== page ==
A different type of standard amplifier uses what is called an op-amp. This type of amplifier is very easy to setup and design with widely available formulas for how they work. In this lesson we will put these equations to work and build a basic 741 opamp amplifier, testing it out with an audio input signal.
- Design An Audio Amplifier
Designing a general purpose audio amplifier is a time tested favorite project of many electronics students. It shows that you are comfortable with building circuits and that you can actually make something useful! In this lesson, we will go through the process of designing a simple audio amplifier to make a very quiet audio signal really, really loud.
Generally, electronics is a difficult subject mathematically, however theoretically it's actually not as bad if you take a hands-on approach and create vivid imagery to demonstrate what is going on. Using this approach, virtually anyone with a basic math background and a desire to know more about electronics can get started. So the following prerequisites are necessary for this course:
This Introduction To Analog Electronics course will be split up into 10 lessons with the lecture video for each lesson hosted on youtube. The lectures will be 8-13 minutes in length so that you have enough time to see the information and can go over it twice to perform any of the experiments while following along with the video. Each lecture will contain 4 main sections: an introduction, a plain english explanation, theory and real world example. In addition, each lesson video will be hosted at PyroEDU with downloadable offline information and material like homework, schematics, formulas and parts information.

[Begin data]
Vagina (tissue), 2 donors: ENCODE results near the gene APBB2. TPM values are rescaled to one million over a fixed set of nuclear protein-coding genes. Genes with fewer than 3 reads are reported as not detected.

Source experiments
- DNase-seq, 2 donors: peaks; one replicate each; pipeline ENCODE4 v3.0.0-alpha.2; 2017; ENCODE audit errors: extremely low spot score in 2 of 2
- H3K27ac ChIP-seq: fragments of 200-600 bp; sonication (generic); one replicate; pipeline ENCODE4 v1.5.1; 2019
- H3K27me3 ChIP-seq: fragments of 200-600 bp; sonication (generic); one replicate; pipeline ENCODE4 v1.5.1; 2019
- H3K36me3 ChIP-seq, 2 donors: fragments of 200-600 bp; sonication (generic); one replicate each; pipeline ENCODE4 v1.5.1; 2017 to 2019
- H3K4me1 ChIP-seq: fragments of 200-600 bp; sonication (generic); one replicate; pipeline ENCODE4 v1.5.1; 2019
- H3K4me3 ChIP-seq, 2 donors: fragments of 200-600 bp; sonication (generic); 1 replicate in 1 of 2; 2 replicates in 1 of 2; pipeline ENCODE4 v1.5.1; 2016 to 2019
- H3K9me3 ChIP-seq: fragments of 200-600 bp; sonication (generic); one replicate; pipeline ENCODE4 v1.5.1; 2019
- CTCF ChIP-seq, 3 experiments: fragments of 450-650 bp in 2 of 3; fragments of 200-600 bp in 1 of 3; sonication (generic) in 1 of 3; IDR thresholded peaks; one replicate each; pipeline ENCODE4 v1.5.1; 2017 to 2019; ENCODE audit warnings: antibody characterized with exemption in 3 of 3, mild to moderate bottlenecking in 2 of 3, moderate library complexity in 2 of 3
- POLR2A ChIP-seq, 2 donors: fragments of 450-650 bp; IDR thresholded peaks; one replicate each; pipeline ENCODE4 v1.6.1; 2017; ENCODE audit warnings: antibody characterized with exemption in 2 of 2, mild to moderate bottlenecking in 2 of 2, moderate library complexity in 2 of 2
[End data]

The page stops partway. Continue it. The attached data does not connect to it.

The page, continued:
- Introduction (Live!)
- AC vs. DC Electricity (Live!)
- Rectifying Diode Circuits (Live!)
- The Zener Diode (Live!)
- RC and RL Filters (Live!)
- RLC Filter Design (Live!)
- Active Filter Design (Live!)
- Design A BJT Amplifier (Live!)
- Design An OpAmp Amplifier (Live!)
- Design An Audio Amplifier (Live!)
This course is meant to take you, the learner, from a blank slate to a more informed individual by teaching about analog electronics in a hands-on way, as the lecture videos will emphasize and guide you with experimentation. You should expect to learn the basic concepts used in the analog domain like AC vs. DC electricity, passive filters, active filters and different types of amplifiers. Beyond that, you should also expect to get a better 'feeling' for what it takes to make an all-analog-hardware design.
This course and its additional material is located at:
From there you can access all of the lectures (as we do them) and download homework, schematics, formulas and extra parts information.
Hello! Aside from building many electronics tutorials and projects, and posting their full hardware schematics and source code on PyroElectro.com, I studied computer and electrical engineering at university and have Bachelor's + Master's degrees in the subject. My work is typically more slanted to digital hardware, however the basics are the same no matter if you're an analog designer or a digital designer.